Implementing Information Communications Technologies (ICTs) in an organization is one thing, getting the organization to use it for the intended purposes it is another. When you visit some offices, you will notice staff entertaining themselves on Facebook, chatting through Yahoo! Messenger, emailing pictures to friends and family, or playing online games. All of these occur during work hours! Even worse, in some offices you find staff watching Nigerian movies (NOLLYWOOD) on their PCs or laptops. And with the 4G/3.9G modems that are on the market today, more musical video downloads and Skype video conferencing (non-work related) have become ubiquitous. Upon seeing this, you begin to wonder whether there are any controls regarding the use of ICTs in the organization. In today’s article, I discuss ways to develop an ICT policy to govern the use of ICTs within an organization.
Undoubtedly, today’s workforce is one characterized by an increased use and familiarity with digital communications, social networks, instant gratification and a 24/7 always-on connected lifestyle. The phone (mobile or desk phone), e-mail and the Internet are the most important communications tools used in the workplace today. In a nutshell, the workplace is continuously being defined by increasing flexibility and mobility, where employees are able to work however, wherever and whenever they choose.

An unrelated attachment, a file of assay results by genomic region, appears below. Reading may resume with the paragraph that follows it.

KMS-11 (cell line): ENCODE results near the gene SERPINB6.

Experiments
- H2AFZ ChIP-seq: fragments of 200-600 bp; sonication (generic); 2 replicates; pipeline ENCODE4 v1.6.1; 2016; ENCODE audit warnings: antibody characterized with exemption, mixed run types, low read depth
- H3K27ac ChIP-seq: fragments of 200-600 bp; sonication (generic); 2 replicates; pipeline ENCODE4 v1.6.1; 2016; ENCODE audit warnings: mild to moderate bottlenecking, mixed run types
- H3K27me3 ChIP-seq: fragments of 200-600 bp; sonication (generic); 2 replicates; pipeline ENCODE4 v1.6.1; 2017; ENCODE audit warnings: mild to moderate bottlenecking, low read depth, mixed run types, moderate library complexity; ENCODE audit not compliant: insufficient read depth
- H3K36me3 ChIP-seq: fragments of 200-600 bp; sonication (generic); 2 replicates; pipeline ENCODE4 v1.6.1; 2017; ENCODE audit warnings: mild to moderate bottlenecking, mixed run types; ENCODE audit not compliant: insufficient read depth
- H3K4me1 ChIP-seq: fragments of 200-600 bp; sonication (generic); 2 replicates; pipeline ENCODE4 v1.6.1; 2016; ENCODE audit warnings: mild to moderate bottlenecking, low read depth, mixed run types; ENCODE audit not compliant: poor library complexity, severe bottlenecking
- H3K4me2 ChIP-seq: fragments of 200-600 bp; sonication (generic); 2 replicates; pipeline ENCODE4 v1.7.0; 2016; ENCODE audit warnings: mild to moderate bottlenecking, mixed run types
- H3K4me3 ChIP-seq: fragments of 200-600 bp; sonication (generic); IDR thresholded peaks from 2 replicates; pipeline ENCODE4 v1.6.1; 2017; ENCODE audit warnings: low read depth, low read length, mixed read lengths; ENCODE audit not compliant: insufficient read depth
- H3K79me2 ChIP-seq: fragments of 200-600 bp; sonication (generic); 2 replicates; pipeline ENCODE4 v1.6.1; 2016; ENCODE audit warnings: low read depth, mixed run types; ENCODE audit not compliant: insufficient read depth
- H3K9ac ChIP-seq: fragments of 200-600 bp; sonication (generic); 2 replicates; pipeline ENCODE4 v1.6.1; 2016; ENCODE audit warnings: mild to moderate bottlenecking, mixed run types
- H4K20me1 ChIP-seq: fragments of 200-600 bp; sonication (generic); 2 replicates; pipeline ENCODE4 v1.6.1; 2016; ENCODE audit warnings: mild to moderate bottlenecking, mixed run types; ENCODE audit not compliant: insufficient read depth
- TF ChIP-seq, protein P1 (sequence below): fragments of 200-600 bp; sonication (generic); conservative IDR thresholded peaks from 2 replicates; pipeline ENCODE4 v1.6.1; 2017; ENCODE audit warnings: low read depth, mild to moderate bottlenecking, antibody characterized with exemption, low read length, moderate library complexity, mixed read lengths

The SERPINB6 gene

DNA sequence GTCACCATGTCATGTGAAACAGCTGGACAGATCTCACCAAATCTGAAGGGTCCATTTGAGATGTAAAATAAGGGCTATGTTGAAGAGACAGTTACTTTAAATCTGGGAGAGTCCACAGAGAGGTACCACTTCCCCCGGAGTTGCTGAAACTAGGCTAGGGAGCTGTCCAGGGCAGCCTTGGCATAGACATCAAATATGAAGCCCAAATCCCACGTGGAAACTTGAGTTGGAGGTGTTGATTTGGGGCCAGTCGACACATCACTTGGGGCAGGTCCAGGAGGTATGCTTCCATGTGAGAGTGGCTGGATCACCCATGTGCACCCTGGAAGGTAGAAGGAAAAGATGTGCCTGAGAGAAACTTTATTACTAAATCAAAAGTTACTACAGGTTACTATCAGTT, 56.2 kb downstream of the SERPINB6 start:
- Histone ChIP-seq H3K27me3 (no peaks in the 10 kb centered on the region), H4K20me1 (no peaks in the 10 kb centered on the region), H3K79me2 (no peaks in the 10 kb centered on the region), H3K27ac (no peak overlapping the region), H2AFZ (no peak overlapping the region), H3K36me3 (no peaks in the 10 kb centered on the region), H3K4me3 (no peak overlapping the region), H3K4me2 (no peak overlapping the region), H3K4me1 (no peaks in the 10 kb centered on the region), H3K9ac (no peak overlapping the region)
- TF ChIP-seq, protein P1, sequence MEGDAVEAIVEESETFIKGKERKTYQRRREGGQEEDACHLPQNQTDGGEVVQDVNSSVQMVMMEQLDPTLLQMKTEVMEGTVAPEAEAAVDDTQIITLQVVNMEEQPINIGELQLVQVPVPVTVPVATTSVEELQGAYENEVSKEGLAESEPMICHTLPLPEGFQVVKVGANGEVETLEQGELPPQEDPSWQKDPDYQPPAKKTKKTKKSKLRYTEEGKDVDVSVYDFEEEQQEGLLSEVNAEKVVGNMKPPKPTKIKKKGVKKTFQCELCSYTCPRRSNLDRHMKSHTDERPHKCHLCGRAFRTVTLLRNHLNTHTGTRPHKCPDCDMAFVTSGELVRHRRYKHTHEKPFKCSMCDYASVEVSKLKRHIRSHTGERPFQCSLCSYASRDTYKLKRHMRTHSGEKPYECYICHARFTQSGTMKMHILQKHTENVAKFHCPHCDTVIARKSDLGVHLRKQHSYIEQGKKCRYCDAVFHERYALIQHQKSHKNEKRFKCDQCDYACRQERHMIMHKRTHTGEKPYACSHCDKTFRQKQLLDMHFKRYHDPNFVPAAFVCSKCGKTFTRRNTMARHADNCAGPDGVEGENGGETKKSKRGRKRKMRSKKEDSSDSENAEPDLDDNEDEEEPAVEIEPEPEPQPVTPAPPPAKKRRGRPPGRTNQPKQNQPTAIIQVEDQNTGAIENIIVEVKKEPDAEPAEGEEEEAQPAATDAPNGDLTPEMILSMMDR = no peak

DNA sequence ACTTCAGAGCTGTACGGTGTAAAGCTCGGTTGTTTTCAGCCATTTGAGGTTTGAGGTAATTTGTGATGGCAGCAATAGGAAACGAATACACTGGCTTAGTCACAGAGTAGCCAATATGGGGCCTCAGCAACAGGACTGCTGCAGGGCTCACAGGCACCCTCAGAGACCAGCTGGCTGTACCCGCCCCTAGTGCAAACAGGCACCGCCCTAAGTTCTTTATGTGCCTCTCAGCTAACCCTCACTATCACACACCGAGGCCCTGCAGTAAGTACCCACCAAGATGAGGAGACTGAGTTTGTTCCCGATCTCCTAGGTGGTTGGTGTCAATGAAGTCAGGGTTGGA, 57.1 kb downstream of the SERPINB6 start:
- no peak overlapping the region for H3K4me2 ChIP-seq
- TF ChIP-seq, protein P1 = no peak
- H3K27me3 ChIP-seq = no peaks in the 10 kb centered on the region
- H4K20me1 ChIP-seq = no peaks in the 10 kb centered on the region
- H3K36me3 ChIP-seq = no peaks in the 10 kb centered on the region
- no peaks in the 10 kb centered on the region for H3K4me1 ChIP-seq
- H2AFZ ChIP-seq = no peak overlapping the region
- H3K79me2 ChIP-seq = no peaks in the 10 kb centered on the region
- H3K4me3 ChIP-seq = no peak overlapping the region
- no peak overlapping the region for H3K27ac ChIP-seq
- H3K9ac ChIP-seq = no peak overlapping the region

But all of the developments that ICTs bring do not come without risks, especially when employees in an organization are given no limits on how to use these tools. The improper use of ICTs bring about negative impacts the organization’s mission and goals: employees tend to loose productivity due to time spent on social media in the workplace, incidents of malware directly attributed to the use of social media through the organization systems tend to increase; violation of privacy policies attributed to information shared on social media sites goes on the increase and so on. Oftentimes, technical solutions such as the installation of firewalls and other security applications are implemented to address these problems. But those measures are never enough, hence, the need for an ICT policy.